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530 Kilohertz, Odd noise

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posted on Nov, 20 2009 @ 01:21 PM
Greetings, ATSers. I've got a question for you guys and gals. Every day and night for the past year or so now, I've driven past a small area where my radio will pick up the same noise over and over again. It's a very small area in the city of Sanford, Florida, lat: 28.81197 long: -81.33512. It's a stretch of road between the intersections of Rhinehart Road and SR 46, and right before the Interstate 4 overpass. So...Approximately a 550 meter stretch of area where this strange noise will be picked up. My question to you folks is...what could it be? I'm not quite sure how to upload a sample of the file, but I have about a minutes worth of it repeating. I used a phone as a recording device, so it doesn't pick up the bass tones very well, but when it reaches the end of the cycle, it is a particularly low rumbling tone. Can anyone explain to me how to upload this sound sample so we can figure out what the source of this emanation is?

posted on Nov, 20 2009 @ 02:47 PM
I would guess it would be a traffic bulletin transmitter used for giving motorists a heads up in construction projects or severe weather conditions. You did not state that you heard any recording on the signal so I would imagine it could be broadcasting silence until a new recording has been loaded.

posted on Nov, 22 2009 @ 02:43 PM
Could be many things. Right below the AM radio band many people setup hobby transmitters for medium and long wave experimental transmitting using methods as simple as morse code to more complex stuff such as data bursts.
As the person above me said it could be a TIS (Traffic information station) that just happens to have a cruddy transmitter causing a wobbling sound.

Also people are allowed to use Part 15 accepted power levels to broadcast whatever they want on the AM broadcast band in the 100 milliwatt range. Frequencies below the standard AM BCB are called Longwave frequencies and some of those frequencies people are allowed to use up to 1 watt of transmission power unlicensed for hobby stuff or experimenting.
Of course everything above the AM BCB up to 30MHz is called "Shortwave" just for reference

There are quite a lot of beacons and data stations right below 530Kc which would explain what you could be hearing. If a station on a frequency a few kilocycles below 530 was operating even with really low power it could heterodyne with the well known Spanish station on 530 causing you to hear the beat frequencies of the two mixing together. This would allow you to hear something that may sound bizarre.

It's probably just some kind of data transmission and you are just able to hear it because it's mixing with another station on that channel, or someone is messing with that frequency out of experimentation.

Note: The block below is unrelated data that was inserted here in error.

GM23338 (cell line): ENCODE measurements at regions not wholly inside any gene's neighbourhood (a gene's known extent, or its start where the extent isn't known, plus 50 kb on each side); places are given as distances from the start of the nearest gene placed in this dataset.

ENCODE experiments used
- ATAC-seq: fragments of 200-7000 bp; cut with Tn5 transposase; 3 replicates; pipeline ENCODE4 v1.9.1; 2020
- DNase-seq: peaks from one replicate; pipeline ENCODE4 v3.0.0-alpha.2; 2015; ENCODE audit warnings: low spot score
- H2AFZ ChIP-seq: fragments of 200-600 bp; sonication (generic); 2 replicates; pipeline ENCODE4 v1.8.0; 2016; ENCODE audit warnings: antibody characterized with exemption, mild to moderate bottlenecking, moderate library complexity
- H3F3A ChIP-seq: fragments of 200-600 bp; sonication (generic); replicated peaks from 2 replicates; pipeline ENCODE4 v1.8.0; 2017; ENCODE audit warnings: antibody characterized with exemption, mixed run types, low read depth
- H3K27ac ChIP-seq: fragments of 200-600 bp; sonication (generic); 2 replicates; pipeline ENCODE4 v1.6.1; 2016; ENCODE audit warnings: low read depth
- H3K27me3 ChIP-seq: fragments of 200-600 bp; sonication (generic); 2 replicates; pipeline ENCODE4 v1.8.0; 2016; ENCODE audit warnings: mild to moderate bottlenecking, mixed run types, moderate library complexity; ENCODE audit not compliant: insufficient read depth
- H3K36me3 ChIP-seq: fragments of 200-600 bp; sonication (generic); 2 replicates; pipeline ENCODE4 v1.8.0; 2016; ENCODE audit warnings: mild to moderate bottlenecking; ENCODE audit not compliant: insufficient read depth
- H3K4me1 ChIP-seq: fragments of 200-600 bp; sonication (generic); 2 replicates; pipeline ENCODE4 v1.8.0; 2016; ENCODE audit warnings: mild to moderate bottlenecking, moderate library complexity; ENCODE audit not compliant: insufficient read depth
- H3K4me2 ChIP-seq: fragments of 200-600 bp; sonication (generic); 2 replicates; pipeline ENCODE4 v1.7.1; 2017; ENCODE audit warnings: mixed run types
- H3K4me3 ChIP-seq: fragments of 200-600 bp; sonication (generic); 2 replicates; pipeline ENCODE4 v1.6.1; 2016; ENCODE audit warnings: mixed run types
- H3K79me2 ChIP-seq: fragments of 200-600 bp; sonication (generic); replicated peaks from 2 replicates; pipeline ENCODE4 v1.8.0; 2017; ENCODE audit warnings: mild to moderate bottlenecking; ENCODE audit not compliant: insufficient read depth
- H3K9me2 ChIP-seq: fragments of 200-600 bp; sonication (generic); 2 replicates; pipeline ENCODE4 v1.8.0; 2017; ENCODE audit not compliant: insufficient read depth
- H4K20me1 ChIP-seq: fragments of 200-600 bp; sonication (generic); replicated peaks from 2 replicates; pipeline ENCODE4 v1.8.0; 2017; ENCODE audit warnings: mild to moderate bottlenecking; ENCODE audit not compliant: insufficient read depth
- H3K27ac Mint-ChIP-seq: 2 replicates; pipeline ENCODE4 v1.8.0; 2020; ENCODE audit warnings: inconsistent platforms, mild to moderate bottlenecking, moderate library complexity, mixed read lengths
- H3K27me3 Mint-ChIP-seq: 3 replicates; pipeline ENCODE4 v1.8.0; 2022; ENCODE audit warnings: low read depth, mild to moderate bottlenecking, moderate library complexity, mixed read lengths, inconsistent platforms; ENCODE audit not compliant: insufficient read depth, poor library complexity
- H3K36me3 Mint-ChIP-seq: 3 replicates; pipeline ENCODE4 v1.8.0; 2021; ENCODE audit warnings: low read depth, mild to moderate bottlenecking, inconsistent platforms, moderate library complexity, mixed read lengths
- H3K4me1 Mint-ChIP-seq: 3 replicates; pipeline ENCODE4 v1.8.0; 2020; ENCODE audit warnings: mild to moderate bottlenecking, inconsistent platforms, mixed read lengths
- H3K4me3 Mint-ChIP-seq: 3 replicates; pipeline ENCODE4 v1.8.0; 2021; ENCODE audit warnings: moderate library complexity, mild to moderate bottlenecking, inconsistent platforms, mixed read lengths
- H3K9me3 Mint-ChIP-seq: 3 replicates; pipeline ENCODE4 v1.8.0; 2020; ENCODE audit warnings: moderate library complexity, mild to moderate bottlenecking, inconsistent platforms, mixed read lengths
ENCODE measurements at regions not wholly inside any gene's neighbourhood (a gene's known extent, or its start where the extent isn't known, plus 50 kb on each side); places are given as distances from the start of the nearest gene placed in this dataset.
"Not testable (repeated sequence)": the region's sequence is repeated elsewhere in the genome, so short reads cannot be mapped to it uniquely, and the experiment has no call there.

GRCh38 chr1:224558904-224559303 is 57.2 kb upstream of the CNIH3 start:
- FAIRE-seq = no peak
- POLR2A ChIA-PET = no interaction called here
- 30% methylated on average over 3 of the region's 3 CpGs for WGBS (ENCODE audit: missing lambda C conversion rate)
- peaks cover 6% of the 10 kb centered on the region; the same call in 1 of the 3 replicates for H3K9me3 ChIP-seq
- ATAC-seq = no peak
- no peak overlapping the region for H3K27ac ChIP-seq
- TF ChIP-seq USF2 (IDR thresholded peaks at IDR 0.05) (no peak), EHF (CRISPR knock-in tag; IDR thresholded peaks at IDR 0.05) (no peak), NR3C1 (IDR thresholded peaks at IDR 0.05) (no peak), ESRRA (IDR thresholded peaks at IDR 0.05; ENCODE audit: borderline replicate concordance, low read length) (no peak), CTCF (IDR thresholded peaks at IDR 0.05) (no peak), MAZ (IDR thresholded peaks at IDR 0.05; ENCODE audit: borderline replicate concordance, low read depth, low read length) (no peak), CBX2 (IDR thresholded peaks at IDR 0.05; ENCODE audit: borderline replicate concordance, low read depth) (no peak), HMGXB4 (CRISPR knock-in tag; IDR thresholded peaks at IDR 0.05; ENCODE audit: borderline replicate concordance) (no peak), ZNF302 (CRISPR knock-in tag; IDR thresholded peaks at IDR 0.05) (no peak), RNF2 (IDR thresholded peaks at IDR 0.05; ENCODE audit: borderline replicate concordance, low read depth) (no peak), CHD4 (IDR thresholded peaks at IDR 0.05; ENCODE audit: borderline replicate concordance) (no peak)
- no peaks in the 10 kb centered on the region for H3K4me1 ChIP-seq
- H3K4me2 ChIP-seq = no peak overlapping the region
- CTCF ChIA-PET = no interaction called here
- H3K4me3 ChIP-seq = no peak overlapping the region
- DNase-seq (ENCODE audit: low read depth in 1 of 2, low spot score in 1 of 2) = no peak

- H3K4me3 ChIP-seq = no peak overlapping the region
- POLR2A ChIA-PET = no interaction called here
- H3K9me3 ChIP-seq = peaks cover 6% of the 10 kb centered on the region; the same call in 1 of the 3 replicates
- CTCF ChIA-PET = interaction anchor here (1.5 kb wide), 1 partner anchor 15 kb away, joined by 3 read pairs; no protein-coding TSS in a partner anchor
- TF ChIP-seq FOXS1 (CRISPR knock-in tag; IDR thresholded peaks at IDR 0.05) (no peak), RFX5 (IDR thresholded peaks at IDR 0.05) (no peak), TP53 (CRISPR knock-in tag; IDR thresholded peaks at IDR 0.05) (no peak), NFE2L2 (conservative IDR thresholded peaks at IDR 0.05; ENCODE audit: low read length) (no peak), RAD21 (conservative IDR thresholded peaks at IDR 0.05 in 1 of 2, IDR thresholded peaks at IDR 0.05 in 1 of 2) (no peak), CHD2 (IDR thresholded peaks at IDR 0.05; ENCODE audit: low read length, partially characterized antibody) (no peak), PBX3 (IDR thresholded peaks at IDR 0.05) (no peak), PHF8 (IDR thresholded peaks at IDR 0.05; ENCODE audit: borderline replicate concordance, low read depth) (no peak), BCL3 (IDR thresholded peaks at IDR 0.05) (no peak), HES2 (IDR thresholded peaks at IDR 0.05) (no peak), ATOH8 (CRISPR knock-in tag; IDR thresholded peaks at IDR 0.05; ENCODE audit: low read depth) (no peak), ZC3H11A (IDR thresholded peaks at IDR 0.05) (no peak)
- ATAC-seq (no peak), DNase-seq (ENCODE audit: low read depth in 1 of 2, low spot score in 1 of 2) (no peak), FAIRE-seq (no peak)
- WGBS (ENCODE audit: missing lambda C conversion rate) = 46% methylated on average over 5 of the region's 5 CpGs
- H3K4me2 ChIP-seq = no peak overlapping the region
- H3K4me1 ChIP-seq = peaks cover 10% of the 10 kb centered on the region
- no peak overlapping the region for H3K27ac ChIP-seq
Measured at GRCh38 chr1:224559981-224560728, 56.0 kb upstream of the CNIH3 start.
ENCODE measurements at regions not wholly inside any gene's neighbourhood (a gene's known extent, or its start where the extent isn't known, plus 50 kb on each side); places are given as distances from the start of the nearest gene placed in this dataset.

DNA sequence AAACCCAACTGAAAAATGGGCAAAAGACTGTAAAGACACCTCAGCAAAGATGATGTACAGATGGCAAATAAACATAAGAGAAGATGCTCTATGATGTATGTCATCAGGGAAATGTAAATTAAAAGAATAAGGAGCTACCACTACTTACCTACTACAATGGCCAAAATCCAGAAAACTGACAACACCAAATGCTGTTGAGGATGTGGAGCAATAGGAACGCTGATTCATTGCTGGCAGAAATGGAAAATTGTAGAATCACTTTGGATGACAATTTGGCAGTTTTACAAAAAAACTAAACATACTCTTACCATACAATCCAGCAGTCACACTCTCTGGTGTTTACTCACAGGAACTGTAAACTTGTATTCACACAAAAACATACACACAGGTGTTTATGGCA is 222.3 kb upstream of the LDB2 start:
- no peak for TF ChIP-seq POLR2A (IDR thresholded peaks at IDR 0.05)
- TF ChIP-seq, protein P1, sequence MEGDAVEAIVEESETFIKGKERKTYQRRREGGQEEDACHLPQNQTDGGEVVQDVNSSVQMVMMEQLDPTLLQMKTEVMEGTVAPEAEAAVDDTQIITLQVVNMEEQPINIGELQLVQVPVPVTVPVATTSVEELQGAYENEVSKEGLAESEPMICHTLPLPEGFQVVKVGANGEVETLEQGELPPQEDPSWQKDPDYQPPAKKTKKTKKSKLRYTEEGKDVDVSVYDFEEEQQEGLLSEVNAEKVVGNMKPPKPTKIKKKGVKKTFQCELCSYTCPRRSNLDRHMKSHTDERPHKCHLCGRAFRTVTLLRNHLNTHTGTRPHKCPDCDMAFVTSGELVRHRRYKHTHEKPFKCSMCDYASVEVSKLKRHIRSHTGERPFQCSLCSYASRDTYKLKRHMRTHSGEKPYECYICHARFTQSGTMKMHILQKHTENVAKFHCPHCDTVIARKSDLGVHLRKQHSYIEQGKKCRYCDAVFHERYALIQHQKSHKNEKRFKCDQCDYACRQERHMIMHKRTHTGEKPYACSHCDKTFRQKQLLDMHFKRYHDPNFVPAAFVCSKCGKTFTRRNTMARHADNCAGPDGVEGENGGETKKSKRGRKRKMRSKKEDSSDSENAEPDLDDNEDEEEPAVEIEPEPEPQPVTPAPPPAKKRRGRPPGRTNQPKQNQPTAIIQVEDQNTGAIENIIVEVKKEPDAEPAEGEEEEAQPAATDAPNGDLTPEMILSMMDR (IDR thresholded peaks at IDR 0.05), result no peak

[edit on 11/22/2009 by darklife]

posted on Nov, 22 2009 @ 11:15 PM
530Khz falls in the range of Non-directional beacons for aircraft navigation

Couldn't be a hobbier because you said you hear it for about half a mile. What were you listening to in that frequency anyways(how did u find out about the signal)?

[edit on 22-11-2009 by daniel_g]

posted on Nov, 24 2009 @ 09:15 AM
reply to post by daniel_g

It MIGHT be an aircraft nav beacon because the location is near an airport, but it shouldn't fade in and out over such a small area. it dissapears when travelling closer to the airport as well.
I was listening to 540 WFLA, a central florida talk radio station and I heard the noise spilling over into that frequency, and I tuned into the bands higher and lower than 540. My car stereo only goes down to 530, and it was just static on 550. It almost perfectly tunes in on 530 however.

posted on Nov, 24 2009 @ 10:59 AM

Originally posted by daniel_g
530Khz falls in the range of Non-directional beacons for aircraft navigation

It cetainly does sound like a non-directional beacon. Used as navigational aids for air and watercraft, these signals are akin to modern day lighthouses. While these signals don't transmit additional navigational data -- other than their actual signal -- their "known fixed position" is, essentially, the data being transmitted.

Non instrument rated pilots or fishing boats at sea or out in a gulf or lake can use these non-directional beacons to help guide their course by knowing the charted fixed positions of the signal. Furthermore, if two or more of these non-directional signals are located. It would be possible for a ship or plane to chart their own relative location using these signals.

Anyway, it certainly makes sense. The signal that you picked up was near an airport and this is one place that would definitely make use of this particular technology. Even though there are far more advanced technologies currently available (ie. GPS), non-directional beacons continue to be one of the most widely used navigational aids in the world today.

[edit on 11/24/2009 by benevolent tyrant]

posted on Nov, 24 2009 @ 11:04 AM
What kind of antenna is used to pick up the 530kHz signal? Is it a coil on a ferrite core?

posted on Nov, 24 2009 @ 09:07 PM
reply to post by buddhasystem

it's just your normal car stereo antenna. I believe it's a coil though, since I don't have an extendable antenna. Newer model cars like my monte carlo (2004) have the antenna wrapped around the windshield.

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